I don’t want to imply that this is easy or reflexive. Quite the contrary! It can feel unnatural and scary to accept feelings, thoughts, and attractions that, left unguarded, could lead to more harm. However, it’s in that space of recognizing that we aren’t controlled by our attractions that allows us to consciously turn them over and carry forward with our lives.
Please note that if you are curious about the attraction and want to better understand why it’s so powerful for him, there’s nothing wrong with seeking professional help to better understand it. There is specialized help surrounding these types of attractions that might reduce the shame and mystery of it. If you decide to seek professional treatment, see if you can first make the goal more about understanding and exploring rather than trying to eliminate it. He can live a healthy and fulfilling life with unwanted attractions. He can learn how to embrace and accept the wide range of emotions, thoughts, and attractions that will surprise him throughout his life. Learning how to stay open, curious, and nonreactive to them will strengthen his agency so he can shape his decisions to fit the life he desires.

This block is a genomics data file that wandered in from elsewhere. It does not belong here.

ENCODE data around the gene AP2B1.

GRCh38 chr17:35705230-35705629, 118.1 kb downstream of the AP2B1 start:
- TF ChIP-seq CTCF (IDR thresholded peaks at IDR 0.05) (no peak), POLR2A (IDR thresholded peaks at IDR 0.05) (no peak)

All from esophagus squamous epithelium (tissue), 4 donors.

Geoff will answer a new family and relationship question every Friday. You can email your question to him at [email protected]
About the Author
Geoff Steurer is a licensed marriage and family therapist in private practice in St. George, Utah. He is the co-author of “Love You, Hate the Porn: Healing a Relationship Damaged by Virtual Infidelity”, host of the podcast, “From Crisis to Connection”, and creates online relationship courses. He earned degrees from Brigham Young University and Auburn University. He is married to Jody Young Steurer and they are the parents of four children.
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[ii] 2 Nephi 4:16-21